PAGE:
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ERIC Number: ED549947
Record Type: Non-Journal
Publication Date: 2012
Pages: 120
Abstractor: As Provided
Reference Count: N/A
ISBN: 978-1-2672-8620-8
The Design and Evaluation of a Simulation-Based Behavior Change Intervention for Individuals with Type 2 Diabetes
Gibson, Bryan Smith
ProQuest LLC, Ph.D. Dissertation, The University of Utah
This dissertation describes a line of research that addresses translational research questions related to the use of computerized simulation to affect the knowledge, beliefs, motivation and self-management behaviors of individuals with chronic disease. The specific research projects focus on type 2 diabetes (T2DM) and physical activity as exemplars of a prevalent chronic disease and an underutilized self-management behavior, respectively. We first describe a conceptual framework for the design of Consumer Health Informatics (CHI) applications. The design of an envisioned diabetes self-management application is described as an example of the application of design principles derived from this framework. Subsequent chapters describe tests of research questions related to this envisioned intervention. The second chapter describes the development and preliminary evaluation of the interface for the intervention described above. The estimation of simulated glucose curves for individuals with T2DM is described. Next, the formative evaluation of a paper-based prototype based on those curves and a novel method to measure individuals' outcome expectations are described. The third chapter describes a randomized experiment of a narrated simulation based on simulated glucose curves. This trial tested the question: can computerized simulations affect the beliefs and behaviors of individuals with T2DM? In this experiment participants' beliefs changed in accordance with the discrepancy between the presented evidence, and their prior beliefs, and in combination with the completion of a planning intervention, which resulted in significantly greater increase in physical activity. The fourth chapter describes a test of the question: can predictive models of the acute physiologic effects of behavior be individualized? In this study we compared different predictive modeling techniques and found that a mixed effects modeling approach improves in accuracy as the individual contributes more data. This result is foundational to the development of the next generation of our simulation-based intervention, and has implications for CHI as a field; these are discussed. The dissertation concludes with a review of the strengths and limitations of the work described, a discussion of the implications of this work for consumer health informatics and a brief discussion of the next steps in this line of research. [The dissertation citations contained here are published with the permission of ProQuest LLC. Further reproduction is prohibited without permission. Copies of dissertations may be obtained by Telephone (800) 1-800-521-0600. Web page:]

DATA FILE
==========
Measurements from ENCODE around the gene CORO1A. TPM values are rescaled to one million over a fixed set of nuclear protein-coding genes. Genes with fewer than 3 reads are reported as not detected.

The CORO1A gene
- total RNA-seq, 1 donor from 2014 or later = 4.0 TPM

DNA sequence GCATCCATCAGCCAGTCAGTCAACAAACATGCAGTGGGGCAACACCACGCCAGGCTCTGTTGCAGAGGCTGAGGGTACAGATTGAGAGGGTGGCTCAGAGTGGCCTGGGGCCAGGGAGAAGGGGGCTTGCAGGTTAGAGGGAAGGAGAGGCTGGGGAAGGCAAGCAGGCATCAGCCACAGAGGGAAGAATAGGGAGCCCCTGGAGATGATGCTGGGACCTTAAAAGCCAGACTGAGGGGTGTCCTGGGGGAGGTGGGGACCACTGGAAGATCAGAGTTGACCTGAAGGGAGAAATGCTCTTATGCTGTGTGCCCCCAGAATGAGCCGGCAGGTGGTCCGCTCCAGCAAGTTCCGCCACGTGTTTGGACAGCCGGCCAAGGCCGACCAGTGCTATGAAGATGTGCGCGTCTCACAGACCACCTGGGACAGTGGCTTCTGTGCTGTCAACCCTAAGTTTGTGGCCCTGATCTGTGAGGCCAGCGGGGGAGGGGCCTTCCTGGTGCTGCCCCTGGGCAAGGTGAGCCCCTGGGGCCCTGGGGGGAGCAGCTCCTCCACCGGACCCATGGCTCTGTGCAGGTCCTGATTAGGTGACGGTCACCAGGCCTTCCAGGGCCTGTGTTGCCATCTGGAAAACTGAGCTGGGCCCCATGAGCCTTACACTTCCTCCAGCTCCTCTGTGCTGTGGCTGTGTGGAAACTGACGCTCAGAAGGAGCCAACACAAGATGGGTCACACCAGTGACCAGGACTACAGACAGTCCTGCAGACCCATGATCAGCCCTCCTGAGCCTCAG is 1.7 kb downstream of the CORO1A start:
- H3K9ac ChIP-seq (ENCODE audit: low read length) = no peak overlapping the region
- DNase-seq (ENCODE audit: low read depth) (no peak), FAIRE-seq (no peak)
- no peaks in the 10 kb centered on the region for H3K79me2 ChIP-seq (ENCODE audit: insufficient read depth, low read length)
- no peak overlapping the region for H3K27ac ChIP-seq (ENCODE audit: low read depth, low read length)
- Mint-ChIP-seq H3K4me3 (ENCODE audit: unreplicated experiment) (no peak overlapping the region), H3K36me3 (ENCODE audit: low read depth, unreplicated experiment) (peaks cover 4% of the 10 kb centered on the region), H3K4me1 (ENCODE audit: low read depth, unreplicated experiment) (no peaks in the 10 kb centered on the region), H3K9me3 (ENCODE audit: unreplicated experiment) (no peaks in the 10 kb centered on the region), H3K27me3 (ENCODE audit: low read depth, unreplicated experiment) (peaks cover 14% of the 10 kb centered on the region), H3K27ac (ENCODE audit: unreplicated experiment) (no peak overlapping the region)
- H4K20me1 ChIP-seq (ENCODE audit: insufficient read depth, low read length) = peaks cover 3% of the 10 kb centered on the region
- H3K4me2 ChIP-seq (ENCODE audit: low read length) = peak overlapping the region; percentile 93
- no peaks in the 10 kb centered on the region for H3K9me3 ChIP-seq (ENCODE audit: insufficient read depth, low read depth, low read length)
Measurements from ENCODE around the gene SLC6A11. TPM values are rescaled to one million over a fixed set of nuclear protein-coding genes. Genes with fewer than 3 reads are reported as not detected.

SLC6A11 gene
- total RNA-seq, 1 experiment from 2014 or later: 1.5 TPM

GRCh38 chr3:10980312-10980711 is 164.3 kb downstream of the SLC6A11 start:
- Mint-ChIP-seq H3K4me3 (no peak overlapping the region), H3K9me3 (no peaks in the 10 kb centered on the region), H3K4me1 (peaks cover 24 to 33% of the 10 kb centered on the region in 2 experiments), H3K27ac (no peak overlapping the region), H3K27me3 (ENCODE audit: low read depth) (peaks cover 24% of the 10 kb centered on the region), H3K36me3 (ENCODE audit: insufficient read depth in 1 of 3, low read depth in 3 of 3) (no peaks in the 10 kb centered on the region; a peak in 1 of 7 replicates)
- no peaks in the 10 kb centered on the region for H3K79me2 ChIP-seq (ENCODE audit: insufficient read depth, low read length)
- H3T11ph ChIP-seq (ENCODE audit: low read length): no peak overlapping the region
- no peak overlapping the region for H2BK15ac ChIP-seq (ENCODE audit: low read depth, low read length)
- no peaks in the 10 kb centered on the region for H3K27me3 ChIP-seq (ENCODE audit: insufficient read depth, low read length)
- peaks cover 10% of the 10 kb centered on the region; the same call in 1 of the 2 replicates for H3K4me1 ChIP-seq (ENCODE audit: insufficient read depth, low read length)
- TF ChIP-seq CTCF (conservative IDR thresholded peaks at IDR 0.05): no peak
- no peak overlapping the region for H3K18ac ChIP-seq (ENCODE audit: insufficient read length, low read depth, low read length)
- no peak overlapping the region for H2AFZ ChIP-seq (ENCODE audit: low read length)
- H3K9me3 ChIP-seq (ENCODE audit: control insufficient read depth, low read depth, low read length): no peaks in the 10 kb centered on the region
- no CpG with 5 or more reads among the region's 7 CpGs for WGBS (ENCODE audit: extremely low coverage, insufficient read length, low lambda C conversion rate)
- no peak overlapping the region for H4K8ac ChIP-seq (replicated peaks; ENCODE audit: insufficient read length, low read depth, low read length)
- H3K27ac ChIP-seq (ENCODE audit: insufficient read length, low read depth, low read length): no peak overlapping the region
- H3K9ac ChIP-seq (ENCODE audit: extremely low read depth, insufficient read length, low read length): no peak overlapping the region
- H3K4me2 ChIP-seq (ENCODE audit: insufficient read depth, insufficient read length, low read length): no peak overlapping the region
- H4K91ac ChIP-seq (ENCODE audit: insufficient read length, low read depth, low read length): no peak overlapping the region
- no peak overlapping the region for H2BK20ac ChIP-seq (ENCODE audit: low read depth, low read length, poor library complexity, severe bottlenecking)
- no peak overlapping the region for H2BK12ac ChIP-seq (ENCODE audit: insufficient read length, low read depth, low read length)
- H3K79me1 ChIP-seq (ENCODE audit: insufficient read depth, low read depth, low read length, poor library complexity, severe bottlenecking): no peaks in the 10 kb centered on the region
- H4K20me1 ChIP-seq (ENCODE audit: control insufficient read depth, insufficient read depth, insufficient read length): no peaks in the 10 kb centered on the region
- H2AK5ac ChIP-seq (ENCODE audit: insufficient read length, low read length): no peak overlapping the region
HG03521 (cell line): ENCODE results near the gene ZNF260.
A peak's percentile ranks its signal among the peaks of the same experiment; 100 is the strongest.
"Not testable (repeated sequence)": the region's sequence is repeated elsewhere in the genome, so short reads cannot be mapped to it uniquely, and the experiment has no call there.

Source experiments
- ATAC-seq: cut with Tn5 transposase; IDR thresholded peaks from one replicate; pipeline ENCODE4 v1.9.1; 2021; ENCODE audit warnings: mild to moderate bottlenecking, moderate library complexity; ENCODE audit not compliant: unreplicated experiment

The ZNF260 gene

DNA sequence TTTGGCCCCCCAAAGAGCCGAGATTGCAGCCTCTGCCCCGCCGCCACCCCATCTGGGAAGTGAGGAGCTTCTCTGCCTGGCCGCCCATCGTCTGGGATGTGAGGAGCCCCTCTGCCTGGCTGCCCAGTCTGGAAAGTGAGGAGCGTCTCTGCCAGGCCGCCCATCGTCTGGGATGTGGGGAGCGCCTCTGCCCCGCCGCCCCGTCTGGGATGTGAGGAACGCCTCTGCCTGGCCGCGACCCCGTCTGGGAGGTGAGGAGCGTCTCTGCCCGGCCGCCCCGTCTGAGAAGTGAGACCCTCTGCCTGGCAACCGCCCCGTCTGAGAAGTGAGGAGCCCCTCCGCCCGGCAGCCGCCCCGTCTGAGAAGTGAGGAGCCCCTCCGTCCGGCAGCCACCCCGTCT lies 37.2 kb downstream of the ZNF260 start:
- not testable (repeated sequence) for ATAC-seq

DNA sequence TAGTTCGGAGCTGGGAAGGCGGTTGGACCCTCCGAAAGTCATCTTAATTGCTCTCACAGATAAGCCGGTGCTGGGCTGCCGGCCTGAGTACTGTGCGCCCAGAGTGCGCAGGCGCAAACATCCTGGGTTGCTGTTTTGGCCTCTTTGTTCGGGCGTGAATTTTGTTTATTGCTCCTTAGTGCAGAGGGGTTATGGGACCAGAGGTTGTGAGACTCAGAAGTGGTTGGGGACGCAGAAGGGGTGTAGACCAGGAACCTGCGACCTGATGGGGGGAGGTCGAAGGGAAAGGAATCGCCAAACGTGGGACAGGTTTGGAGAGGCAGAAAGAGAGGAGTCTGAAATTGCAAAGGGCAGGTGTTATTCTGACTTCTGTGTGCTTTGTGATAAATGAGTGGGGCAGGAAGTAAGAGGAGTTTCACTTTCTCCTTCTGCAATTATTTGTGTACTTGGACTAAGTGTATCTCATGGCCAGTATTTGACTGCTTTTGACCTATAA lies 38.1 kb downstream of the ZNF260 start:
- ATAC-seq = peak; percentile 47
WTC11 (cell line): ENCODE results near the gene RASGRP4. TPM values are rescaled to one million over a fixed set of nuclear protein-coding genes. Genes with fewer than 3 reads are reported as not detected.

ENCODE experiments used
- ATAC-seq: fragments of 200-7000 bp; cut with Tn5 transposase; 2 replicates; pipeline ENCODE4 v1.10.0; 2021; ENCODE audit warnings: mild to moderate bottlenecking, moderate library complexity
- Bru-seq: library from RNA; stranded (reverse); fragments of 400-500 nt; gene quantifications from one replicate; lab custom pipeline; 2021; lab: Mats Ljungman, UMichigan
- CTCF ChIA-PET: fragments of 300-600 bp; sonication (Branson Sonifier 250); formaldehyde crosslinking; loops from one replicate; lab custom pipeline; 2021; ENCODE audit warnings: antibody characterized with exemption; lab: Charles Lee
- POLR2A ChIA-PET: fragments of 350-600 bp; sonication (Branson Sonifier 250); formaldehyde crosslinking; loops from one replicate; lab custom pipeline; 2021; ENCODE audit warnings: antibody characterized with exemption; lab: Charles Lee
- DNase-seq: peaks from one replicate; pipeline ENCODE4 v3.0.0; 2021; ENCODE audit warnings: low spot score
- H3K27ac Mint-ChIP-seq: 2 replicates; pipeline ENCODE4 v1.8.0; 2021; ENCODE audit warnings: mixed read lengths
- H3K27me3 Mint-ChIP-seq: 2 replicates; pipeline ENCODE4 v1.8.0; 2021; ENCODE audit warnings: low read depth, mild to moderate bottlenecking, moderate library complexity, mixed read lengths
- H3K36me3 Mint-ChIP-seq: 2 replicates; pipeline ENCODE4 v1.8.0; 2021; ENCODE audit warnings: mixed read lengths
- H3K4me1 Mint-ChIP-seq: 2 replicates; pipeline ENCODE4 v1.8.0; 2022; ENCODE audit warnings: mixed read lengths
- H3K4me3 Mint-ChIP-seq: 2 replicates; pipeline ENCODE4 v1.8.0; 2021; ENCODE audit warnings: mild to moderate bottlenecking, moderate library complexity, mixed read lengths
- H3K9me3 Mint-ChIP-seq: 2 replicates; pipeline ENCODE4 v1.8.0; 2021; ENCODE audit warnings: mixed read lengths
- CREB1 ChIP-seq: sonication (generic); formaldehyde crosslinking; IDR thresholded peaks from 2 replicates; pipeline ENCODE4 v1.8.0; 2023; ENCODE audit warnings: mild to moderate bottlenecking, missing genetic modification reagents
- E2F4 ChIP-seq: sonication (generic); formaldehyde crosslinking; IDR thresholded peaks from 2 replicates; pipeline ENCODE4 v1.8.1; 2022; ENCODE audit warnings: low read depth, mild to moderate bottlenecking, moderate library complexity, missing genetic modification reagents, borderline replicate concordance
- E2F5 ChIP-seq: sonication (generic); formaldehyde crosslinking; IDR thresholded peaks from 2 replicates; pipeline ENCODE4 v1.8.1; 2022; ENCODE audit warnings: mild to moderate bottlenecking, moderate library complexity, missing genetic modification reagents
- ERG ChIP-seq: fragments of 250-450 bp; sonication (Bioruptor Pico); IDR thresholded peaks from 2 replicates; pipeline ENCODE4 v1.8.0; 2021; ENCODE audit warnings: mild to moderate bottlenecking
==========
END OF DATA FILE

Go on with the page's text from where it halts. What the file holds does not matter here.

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Publication Type: Dissertations/Theses - Doctoral Dissertations
Education Level: N/A
Audience: N/A
Language: English
Sponsor: N/A
Authoring Institution: N/A